Genius. Pure genius.
I refer, of course, to the marketing of the film. (Of the film itself … well, all in due course.) “Old school American horror” snarls the DVD sleeve, following up this assertion with “it’s not a remake, it’s not a sequel and it’s not based on a Japanese” – a not particularly literate but certainly effective stiff middle finger to a decade or more’s worth of mainstream genre flicks.
Effective, that is, until you look at the two statements in a little more detail. “Old school American horror” suggests traditionalism: recognizable tropes, characters and imagery; whereas “it’s not a remake, it’s not a sequel and it’s not based on a Japanese” implies originality. Already there’s something of a dichotomy going on.
I’m going to make an assumption that writer/director Adam Green was intending to make a throwback to 70s/80s slasher flicks, on an appropriately low budget. The opening credits, set during Mardi Gras, demonstrate a fratboy aesthetic (beer, boobs and boorishness) unapologetically in tune with a less reconstructed time. While this kind of thing isn’t necessarily a negative, certainly for a horror film (the genre isn’t meant to be PC), there’s a kind of desperation to the way Green stages it. We’re not far off the tedious for-the-camera cavortings of a Girls Gone Wild video here.
The tits-out-but-no-actual-sex business continues as we’re introduced to our protagonists, two of whom – Misty (Mercedes McNab*) and Jenna (Joleigh Fioravanti) – are participating in just that kind of video under the direction of sleazoid Doug (Joel Murray**).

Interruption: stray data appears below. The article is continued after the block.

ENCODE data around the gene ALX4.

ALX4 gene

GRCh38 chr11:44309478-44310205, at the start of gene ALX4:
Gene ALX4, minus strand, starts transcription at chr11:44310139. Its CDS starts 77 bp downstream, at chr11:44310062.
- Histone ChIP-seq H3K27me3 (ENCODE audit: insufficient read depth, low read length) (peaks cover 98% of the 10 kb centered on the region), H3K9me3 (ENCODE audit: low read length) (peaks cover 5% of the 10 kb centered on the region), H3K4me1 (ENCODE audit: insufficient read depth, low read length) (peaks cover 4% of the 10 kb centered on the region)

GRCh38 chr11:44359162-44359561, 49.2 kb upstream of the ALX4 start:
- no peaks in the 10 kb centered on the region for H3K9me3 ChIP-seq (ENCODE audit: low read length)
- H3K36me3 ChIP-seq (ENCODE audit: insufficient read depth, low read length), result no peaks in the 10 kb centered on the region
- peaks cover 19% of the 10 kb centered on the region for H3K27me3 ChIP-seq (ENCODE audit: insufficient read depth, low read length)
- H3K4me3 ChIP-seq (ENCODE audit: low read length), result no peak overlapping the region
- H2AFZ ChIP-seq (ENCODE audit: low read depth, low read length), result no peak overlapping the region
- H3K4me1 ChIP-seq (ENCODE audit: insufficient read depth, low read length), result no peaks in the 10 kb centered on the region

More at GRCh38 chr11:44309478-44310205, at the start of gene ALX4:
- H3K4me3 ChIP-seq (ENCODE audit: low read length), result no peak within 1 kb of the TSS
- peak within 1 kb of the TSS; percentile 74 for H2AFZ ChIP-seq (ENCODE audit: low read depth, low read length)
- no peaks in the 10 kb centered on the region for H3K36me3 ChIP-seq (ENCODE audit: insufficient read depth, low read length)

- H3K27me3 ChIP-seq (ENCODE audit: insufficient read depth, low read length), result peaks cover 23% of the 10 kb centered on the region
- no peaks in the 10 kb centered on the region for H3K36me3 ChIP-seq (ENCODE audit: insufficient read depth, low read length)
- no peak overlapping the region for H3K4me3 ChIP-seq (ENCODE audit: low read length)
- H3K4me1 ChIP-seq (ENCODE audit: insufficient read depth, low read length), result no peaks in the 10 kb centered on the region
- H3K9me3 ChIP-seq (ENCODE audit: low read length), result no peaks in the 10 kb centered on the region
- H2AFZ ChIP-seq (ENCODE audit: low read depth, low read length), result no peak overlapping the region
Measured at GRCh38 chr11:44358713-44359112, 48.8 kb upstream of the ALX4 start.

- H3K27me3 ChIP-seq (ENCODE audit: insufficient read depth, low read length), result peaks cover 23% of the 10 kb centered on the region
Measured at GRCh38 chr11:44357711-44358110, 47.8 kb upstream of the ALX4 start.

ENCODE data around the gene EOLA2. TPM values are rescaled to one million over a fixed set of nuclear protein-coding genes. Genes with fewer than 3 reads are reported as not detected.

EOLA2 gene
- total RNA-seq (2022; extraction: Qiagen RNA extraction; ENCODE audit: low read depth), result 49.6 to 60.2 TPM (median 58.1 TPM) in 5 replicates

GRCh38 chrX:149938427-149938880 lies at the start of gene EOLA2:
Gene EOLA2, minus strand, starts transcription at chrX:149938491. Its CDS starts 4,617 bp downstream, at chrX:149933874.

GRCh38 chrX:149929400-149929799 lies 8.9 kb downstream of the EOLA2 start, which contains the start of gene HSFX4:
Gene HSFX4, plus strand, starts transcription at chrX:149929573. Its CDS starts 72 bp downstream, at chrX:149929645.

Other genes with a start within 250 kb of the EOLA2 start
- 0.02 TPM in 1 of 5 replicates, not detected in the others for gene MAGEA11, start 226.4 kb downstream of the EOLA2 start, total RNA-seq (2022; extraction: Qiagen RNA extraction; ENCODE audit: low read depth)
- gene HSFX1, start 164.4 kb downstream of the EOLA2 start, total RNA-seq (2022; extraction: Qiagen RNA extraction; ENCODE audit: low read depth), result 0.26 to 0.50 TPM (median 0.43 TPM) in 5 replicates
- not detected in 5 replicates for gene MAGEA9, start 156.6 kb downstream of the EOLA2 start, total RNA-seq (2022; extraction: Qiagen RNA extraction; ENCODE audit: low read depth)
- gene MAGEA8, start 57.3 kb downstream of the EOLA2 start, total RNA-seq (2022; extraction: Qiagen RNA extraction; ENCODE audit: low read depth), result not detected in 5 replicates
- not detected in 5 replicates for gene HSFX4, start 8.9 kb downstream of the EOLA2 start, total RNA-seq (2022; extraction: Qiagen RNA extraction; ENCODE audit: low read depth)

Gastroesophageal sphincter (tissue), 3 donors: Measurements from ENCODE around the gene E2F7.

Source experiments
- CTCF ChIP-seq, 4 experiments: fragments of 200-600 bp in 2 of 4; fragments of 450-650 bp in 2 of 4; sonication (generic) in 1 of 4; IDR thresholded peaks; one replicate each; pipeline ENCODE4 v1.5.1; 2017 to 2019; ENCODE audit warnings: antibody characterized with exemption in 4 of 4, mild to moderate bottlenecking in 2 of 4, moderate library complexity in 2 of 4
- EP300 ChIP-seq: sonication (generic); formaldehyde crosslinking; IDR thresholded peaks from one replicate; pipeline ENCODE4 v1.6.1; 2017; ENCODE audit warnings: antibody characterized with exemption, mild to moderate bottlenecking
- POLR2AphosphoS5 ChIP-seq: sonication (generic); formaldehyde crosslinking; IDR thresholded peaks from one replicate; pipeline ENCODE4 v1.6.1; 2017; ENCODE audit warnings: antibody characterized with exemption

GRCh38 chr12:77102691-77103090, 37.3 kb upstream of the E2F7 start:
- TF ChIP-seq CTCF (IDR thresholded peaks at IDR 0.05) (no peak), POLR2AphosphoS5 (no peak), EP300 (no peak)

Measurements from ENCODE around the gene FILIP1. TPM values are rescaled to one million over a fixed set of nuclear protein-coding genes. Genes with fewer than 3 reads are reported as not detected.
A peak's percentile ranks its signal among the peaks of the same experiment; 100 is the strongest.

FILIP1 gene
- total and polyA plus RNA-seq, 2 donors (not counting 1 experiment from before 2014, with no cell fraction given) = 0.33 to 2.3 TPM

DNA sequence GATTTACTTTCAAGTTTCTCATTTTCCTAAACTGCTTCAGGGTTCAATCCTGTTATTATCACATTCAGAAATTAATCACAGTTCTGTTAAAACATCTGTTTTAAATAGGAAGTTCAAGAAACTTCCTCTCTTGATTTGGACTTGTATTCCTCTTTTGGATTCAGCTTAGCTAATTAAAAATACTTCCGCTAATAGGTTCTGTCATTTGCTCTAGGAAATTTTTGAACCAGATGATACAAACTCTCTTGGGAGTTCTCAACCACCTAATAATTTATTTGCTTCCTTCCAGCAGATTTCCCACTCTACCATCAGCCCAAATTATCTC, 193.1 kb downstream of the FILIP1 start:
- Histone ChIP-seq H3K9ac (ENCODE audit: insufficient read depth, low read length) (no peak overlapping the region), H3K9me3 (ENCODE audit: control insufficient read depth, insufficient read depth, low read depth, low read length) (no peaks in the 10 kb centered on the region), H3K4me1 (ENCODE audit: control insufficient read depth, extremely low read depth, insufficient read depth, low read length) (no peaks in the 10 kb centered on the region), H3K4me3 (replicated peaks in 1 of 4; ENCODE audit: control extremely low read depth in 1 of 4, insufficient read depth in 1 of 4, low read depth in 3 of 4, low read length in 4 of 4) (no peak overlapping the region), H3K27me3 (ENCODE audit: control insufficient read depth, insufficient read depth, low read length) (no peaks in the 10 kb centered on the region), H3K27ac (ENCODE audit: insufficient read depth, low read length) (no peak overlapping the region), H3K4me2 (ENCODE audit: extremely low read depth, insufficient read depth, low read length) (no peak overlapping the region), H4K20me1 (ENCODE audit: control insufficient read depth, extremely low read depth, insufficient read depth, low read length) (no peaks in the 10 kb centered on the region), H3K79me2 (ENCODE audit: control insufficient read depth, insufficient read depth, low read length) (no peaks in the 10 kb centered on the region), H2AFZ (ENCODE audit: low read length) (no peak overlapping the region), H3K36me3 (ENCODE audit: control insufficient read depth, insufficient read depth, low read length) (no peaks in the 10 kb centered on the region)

The rest of the gang comprise such
En route through the murky, misty and atmospheric swamp (or at least it would be if Will Barratt’s cinematography wasn’t so flat and uninteresting), Marybeth recounts – as a corrective to Shawn’s half-arsed rambling – the legend of the deformed, spurned and resultingly psychotic Victor Crawley (Kane Hodder, he of Jason fame). Guess what happens next? The boat gets holed and sinks, our happy bunch find themselves stranded, and the hatchet-wielding Crawley comes raging out of the night to make mincemeat of them.
Anyone who hasn’t, by this point, identified the final girl and figured the black guy as expendable obviously hasn’t watched enough horror movies.
It takes Green half of his short (80 minute) running time to get to the blood and gore, but when he does he lets the broad comedy (the bitchy interplay between Misty and Jenna is cattily hilarious) take a backseat while the effects team deliver some decently visceral stuff in the face of what must have been a highly restrictive budget. There’s death by hatchet, death by shovel, death by handle of shovel, and mortal wounding by industrial sander (which, even allowing for the genre’s long-standing fascination with improperly used tools, is something I’ve not seen elsewhere). There’s also faces ripped open and limbs torn off, all of it accompanied by geysers of blood.
For all the “not based on a Japanese one” braggadocio, the OTT levels of blood-letting are entirely in keeping with the likes of ‘Machine Girl’, ‘Vampire Girl vs Frankenstein Girl’, ‘Hard Revenge Milly’ et al. The presence of horror icons Kane, Robert Englund (a pre-credits cameo as a hillybilly) and Tony Todd (memorable but utterly wasted in a nothing role) point to more homegrown influences, and every situation the gang blunder into has its provenance in another, better, movie.
With more emphasis on the humour, ‘Hatchet’ could have been a piss-taking cult classic. Stripped of its pratfalls and leering douche-bagginess (amazingly, Word hasn’t underlined douche-bagginess, therefore it must be a legitimate expression – fuck me!!!), it could have been the down ‘n’ dirty throwback it was conceived as. However, it doesn’t go all out for either of these and therefore not only falls between two stools, but rips its own entrails out in doing so.
*McNab is still probably best known as the priggish Amanda in ‘Addams Family Values’.
**Bill Murray’s brother, believe it or not.